February 24, 2014 -- Instead of having an outside facility analyze cabin noise, Italian truck manufacturer Iveco predicts sound levels using LMS Virtual.Lab Acoustics to streamline the development process and improve designs through deeper insight into vehicle behavior.
During the past few years, the commercial truck industry has been on a bumpy road. The global economic slowdown reduced orders dramatically and a long-term sales recovery is still far from certain. Moreover, manufacturers must make significant nose-to-tail redesigns for vehicles to meet tough new government fuel efficiency and emissions regulations. All this drains the limited resources of beleaguered truck producers as they try to hang on in an evolving market while an economic recovery slowly gains traction.
Process changes underway
In the face of these challenges, process changes are underway to bolster profitability and market share at Iveco, a leader in the global commercial highway transportation industry. Based in Turin, Italy, this subsidiary of the Fiat Group has five R&D centers and 28 factories in 16 countries around the world producing light, medium and heavy-duty trucks as well as buses and vehicles for defense, firefighting and other specialty applications.
A corporate-wide initiative focuses on improving product design – including vehicle cost optimization and higher cabin interior quality standards – and on streamlining product development processes through the use of virtual prototyping and simulation. In light of this initiative, Iveco managers across all vehicle platforms and business units were directed to evaluate their operations and implement appropriate changes.
One area receiving close scrutiny was the prediction of truck cabin noise levels. Cabin acoustics is one of the critical elements in vehicle development and a key selection criterion for truck fleet managers, especially in over-the-road trucks making long-haul trips of a week or more. In this premium vehicle segment, quietness reduces driver fatigue for increased safety, comfort and productivity.
Diminishing sound levels is often difficult, however, because noise sources such as the engine, exhaust, air intake and transmission all interact within short distances from the cabin – sometimes less than a meter away. As a result, acoustics must be exhaustively studied in minute detail to accurately predict excessive cabin noise early in development.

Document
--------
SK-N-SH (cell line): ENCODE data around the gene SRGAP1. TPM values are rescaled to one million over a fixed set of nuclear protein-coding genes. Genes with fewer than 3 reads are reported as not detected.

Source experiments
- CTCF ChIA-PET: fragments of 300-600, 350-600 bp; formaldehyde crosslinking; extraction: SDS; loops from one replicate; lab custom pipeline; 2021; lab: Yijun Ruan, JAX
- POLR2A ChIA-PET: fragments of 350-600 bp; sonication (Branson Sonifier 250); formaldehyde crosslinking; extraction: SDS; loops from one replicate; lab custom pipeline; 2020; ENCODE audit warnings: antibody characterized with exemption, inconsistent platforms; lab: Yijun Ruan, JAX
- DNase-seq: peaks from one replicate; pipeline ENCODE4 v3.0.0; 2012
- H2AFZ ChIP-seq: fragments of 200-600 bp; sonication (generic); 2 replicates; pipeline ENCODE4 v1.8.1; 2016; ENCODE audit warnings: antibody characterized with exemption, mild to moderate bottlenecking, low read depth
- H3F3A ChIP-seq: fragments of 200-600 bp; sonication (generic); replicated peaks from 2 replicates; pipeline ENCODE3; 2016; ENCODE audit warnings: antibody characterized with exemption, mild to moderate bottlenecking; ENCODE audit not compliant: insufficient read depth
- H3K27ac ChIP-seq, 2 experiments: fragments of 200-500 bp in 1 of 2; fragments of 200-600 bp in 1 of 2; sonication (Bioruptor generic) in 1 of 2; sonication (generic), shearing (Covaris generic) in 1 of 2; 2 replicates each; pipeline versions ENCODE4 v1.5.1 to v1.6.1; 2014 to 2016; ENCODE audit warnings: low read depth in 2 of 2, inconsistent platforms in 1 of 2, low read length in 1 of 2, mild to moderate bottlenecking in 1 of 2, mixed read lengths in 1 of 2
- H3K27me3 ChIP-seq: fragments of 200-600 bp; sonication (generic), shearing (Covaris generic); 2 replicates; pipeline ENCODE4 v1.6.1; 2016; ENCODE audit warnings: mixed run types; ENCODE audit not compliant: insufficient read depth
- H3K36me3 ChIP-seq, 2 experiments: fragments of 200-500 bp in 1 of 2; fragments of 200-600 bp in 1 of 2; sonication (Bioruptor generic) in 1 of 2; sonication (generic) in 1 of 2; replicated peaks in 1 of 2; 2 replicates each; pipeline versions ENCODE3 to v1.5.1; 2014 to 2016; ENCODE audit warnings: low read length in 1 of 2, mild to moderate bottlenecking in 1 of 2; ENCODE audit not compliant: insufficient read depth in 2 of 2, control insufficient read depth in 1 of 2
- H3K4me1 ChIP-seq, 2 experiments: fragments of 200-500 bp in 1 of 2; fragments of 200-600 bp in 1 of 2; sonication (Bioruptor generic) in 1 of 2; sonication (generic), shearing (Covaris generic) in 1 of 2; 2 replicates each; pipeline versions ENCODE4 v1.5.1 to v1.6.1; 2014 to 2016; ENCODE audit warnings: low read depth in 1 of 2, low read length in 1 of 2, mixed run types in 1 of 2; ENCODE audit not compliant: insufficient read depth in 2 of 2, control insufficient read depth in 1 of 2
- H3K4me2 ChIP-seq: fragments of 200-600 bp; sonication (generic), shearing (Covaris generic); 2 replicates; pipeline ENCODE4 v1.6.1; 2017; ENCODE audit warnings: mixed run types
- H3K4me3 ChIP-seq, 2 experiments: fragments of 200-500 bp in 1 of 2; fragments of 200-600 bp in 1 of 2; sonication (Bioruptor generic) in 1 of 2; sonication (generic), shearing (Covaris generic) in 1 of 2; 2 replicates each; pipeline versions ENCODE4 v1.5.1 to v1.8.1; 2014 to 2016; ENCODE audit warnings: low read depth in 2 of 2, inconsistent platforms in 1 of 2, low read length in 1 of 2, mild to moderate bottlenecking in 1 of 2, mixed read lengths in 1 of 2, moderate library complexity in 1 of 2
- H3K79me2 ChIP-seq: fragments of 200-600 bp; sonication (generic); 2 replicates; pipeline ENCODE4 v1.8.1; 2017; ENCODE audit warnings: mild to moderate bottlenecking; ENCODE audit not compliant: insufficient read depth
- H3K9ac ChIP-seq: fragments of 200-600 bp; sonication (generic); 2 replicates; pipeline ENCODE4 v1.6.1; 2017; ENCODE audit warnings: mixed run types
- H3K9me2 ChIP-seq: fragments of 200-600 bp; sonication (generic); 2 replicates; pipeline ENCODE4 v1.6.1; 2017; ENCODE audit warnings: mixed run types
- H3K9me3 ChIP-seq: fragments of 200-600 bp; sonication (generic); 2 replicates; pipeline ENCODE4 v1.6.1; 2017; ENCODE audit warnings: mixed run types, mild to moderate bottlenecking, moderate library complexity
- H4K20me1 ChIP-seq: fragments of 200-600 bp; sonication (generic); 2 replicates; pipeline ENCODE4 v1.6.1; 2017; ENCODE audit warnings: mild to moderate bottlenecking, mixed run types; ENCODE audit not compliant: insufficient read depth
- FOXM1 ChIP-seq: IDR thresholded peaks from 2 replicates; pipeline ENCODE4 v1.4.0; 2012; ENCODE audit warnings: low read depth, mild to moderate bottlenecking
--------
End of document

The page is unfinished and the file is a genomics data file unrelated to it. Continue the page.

“Previously, Iveco used a separate research facility to build analysis models, perform simulations, correlate results and identify sound-level hotspots,” explained Massimo Martini, who is responsible for vibro-acoustic and NVH evaluation at Iveco. “Data was exchanged via Ethernet and disks. Lots of emails, telephone calls and visits between sites were needed to discuss briefings, interpret results and resolve issues. Outsourcing the analysis was cumbersome and time-consuming. Difficulties were compounded when we had to convey engineering change requests to analysts and transfer the massive amounts of test data required to validate and refine analysis models.”
Faster and better simulation
To eliminate these bottlenecks, Iveco brought their main acoustic simulation activities in-house with a license for LMS Virtual.Lab Acoustics software. “The LMS solution was selected based on its reputation and widespread use in the automotive industry, and on the versatility of the technology in handling complex acoustic simulation applications,” noted Mr. Martini. “By enabling engineers to perform their own analyses, acoustic simulations that used to take up to four weeks are now completed in a week or less. This speed helps engineers perform a greater number of simulations early in development so that fewer prototype test cycles are needed and vehicle development time is reduced. Most importantly, LMS Virtual.Lab Acoustics provides engineers with greater insight into sound sources, noise paths and overall vehicle acoustic behavior. This resolves issues faster, better evaluates performance trade-offs and optimizes designs faster than ever.”
Seamless link to LMS Test.Lab
Efficiency is also gained in importing data seamlessly from the LMS Test.Lab system used in the Iveco measurement group. This tight integration between the LMS test and simulation solutions helps the engineering and test groups work closely together in an efficient, coordinated manner.
According to Mr. Martini, one exceptional advantage of LMS Virtual.Lab Acoustics is that it supports both finite element method (FEM) and boundary element method (BEM). This gives Iveco the flexibility of using either of these methods depending on the type of sound propagation being studied.